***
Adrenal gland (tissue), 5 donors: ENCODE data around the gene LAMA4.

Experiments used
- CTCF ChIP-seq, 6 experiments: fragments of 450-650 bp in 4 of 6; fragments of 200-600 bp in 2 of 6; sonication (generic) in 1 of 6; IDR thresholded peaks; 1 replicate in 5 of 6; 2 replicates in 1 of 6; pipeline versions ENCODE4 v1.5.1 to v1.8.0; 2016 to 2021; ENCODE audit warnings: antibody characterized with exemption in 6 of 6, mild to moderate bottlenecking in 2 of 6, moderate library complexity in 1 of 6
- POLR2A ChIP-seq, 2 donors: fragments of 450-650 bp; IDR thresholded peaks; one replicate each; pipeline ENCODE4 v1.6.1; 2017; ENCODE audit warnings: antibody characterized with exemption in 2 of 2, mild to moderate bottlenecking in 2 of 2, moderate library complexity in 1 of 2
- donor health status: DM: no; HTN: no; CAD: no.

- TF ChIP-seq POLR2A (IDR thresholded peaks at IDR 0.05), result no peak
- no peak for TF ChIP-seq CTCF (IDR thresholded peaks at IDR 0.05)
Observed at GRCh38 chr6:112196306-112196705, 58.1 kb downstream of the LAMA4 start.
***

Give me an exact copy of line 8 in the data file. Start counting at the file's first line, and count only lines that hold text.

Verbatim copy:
Observed at GRCh38 chr6:112196306-112196705, 58.1 kb downstream of the LAMA4 start.